The flowchart and block diagrams in the Figures illustrate the architecture, functionality, and operation of possible implementations of systems, methods, and computer program products according to various embodiments of the present invention. In this regard, each block in the flowchart or block diagrams may represent a module, segment, or portion of instructions, which comprises one or more executable instructions for implementing the specified logical function(s). In some alternative implementations, the functions noted in the blocks may occur out of the order noted in the Figures. For example, two blocks shown in succession may, in fact, be executed substantially concurrently, or the blocks may sometimes be executed in the reverse order, depending upon the functionality involved. It will also be noted that each block of the block diagrams and/or flowchart illustration, and combinations of blocks in the block diagrams and/or flowchart illustration, can be implemented by special purpose hardware-based systems that perform the specified functions or acts or carry out combinations of special purpose hardware and computer instructions.
The terminology used herein is for the purpose of describing particular embodiments only and is not intended to be limiting of the invention. As used herein, the singular forms “a”, “an” and “the” are intended to include the plural forms as well, unless the context clearly indicates otherwise. It will be further understood that the terms “comprise”, “comprises”, “comprising”, “include”, “includes”, “including”, and/or “having,” when used herein, can specify the presence of stated features, integers, steps, operations, elements, and/or components, but do not preclude the presence or addition of one or more other features, integers, steps, operations, elements, components, and/or groups thereof.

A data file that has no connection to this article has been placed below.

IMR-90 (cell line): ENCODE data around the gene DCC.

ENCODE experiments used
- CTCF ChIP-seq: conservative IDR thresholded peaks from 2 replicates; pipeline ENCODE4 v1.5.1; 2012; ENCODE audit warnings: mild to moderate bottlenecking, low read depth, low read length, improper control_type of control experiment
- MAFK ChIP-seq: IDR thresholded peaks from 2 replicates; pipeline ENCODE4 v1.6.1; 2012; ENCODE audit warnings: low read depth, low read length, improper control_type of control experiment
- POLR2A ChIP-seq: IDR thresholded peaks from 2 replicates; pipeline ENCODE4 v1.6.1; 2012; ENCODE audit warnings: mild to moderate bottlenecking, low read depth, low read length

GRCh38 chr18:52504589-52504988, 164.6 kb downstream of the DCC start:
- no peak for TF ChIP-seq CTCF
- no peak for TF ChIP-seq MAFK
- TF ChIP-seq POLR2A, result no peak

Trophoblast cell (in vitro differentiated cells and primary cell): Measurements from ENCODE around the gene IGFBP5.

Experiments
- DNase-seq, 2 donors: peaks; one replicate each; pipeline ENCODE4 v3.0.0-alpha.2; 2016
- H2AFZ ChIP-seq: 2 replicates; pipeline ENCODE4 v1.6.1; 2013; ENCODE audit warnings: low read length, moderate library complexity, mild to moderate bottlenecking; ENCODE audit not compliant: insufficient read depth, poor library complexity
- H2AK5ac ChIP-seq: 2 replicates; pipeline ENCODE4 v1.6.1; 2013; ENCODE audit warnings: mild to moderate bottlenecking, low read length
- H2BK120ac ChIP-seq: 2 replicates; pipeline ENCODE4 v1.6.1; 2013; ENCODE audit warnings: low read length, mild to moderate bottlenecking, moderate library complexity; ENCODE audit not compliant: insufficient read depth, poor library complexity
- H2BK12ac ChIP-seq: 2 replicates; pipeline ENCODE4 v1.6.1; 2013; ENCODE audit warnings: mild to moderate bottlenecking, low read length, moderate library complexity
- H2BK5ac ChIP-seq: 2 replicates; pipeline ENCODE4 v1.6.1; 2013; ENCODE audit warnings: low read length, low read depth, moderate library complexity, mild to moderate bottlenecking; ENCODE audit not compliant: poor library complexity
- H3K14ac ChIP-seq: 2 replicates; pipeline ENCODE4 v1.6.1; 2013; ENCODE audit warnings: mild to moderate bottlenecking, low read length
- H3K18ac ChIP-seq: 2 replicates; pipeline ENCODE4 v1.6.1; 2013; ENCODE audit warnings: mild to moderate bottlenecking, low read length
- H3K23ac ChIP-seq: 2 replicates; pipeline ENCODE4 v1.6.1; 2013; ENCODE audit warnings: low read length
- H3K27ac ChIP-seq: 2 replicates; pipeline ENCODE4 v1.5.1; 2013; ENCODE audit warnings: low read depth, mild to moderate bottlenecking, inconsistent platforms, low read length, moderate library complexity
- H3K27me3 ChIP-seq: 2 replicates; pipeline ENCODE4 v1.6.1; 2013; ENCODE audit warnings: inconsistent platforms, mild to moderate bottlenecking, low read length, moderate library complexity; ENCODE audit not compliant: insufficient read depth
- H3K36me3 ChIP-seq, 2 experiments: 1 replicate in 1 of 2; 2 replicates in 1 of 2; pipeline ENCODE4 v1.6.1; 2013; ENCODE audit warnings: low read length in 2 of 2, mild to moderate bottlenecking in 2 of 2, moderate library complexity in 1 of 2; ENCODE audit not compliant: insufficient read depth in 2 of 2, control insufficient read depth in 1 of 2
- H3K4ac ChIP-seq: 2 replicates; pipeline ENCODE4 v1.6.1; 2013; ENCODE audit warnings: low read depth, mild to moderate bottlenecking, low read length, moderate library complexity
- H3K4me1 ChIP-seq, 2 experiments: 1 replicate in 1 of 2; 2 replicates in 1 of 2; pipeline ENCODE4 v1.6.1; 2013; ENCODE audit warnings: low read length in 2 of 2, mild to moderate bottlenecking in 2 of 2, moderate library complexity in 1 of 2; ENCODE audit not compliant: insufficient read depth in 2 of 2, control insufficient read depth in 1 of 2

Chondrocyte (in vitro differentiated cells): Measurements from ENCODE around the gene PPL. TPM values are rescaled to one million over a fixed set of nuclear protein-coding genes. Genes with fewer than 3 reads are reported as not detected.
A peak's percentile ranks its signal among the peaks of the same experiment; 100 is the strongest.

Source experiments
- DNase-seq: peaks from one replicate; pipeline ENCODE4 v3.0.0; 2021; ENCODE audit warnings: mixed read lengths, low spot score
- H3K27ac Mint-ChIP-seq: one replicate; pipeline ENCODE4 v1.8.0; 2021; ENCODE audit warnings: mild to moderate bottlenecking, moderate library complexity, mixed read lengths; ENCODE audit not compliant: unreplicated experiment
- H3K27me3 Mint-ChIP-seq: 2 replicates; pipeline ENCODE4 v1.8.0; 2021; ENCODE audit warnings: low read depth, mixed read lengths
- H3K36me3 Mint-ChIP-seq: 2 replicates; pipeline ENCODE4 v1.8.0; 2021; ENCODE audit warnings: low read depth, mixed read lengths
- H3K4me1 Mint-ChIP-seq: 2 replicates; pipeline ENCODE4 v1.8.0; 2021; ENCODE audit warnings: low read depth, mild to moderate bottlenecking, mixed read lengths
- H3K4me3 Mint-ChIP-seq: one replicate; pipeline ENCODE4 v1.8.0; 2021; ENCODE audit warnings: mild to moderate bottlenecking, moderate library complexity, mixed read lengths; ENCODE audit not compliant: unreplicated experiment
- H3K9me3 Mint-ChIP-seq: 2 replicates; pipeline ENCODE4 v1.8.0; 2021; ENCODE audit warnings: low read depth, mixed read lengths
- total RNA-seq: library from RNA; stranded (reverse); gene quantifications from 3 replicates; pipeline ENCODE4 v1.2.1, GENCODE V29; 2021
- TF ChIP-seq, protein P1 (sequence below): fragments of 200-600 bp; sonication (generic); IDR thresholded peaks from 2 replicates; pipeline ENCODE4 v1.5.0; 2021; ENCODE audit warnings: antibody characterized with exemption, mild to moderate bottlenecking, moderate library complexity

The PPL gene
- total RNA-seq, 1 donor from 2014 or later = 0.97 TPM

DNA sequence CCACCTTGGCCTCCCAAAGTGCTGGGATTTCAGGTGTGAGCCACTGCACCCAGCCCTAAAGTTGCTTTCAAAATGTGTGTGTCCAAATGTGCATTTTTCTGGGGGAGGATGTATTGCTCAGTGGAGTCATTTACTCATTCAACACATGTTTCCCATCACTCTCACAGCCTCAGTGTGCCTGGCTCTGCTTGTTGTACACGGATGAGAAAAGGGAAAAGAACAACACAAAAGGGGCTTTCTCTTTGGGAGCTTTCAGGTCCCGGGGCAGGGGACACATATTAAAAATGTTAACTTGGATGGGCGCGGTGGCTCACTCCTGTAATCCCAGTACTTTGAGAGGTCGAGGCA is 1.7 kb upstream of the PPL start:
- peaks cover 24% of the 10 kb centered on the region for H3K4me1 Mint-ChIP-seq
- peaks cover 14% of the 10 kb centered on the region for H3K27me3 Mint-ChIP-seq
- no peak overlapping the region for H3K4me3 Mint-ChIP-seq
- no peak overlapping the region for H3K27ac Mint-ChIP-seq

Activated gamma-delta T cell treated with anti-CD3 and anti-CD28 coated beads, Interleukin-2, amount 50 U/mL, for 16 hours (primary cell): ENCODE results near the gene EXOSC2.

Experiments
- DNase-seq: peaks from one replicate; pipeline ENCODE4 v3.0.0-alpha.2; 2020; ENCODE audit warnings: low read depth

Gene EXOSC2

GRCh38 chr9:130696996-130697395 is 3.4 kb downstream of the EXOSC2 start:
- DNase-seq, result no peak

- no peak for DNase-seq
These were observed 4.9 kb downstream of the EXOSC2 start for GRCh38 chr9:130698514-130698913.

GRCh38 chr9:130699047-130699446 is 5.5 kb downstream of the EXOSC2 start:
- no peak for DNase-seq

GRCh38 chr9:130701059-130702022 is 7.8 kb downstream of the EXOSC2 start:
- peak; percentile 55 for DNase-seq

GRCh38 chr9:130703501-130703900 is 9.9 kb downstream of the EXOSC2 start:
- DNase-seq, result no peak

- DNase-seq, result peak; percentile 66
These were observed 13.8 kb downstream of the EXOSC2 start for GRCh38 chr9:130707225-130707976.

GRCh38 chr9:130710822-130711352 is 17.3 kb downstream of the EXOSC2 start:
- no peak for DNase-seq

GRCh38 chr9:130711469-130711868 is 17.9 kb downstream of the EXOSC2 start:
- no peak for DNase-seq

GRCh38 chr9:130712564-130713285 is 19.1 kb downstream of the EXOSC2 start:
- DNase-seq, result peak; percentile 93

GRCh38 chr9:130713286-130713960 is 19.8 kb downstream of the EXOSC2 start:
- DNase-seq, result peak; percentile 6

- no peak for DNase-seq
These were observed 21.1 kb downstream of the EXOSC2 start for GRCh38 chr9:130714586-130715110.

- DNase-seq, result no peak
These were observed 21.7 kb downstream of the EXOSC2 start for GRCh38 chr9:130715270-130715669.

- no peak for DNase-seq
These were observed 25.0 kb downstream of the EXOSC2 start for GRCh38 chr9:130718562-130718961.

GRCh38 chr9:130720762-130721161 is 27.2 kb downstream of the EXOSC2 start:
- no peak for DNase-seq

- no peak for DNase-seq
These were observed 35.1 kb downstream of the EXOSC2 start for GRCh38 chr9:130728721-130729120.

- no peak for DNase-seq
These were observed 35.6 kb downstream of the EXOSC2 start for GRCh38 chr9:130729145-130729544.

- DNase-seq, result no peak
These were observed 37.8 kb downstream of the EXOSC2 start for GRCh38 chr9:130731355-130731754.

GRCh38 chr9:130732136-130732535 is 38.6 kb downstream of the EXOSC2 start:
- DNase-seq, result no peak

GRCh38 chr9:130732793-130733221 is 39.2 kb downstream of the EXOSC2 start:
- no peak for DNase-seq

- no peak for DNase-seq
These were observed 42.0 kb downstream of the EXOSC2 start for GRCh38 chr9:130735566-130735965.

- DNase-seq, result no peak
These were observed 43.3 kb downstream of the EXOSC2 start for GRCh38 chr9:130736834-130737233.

The corresponding structures, materials, acts, and equivalents of all means or step plus function elements, if any, in the claims below are intended to include any structure, material, or act for performing the function in combination with other claimed elements as specifically claimed. The description of the present invention has been presented for purposes of illustration and description, but is not intended to be exhaustive or limited to the invention in the form disclosed. Many modifications and variations will be apparent to those of ordinary skill in the art without departing from the scope and spirit of the invention. The embodiment was chosen and described in order to best explain the principles of the invention and the practical application, and to enable others of ordinary skill in the art to understand the invention for various embodiments with various modifications as are suited to the particular use contemplated.

Claims (20)

What is claimed is:
1. A method comprising:
receiving a data index sequence indexing a dataset;
determining a location of a data sample identified by a data index in the data index sequence;
generating a scheme specifying a data movement based on the location, wherein responsive to determining that the location is a cache of a process executable on a processor, allowing for a reuse of the data sample in the cache without reloading the data sample from a storage device.
2. The method of claim 1, wherein the data index sequence is a minibatch index sequence and the dataset is a minibatch on which a training is performed in machine learning.
3. The method of claim 2, further comprising assembling the minibatch, wherein the process loads at least some of the minibatch based on the scheme.
4. The method of claim 2, wherein the data movement specifies to move at least some of the minibatch between the cache and another process' cache.
5. The method of claim 2, wherein the determining a location comprises determining locations of all of the minibatch, and the scheme specifies data movements associated with at least some of the minibatch.
6. The method of claim 1, wherein responsive to determining that the data sample is not located in the cache, the data movement specifying to load the data sample from the storage device.
7. The method of claim 1, wherein responsive to determining that the location is another cache of another process, the data movement specifying to load the data sample from said another process' cache.
8. A computer program product comprising a computer readable storage medium having program instructions embodied therewith, the program instructions executable by a device to cause the device to: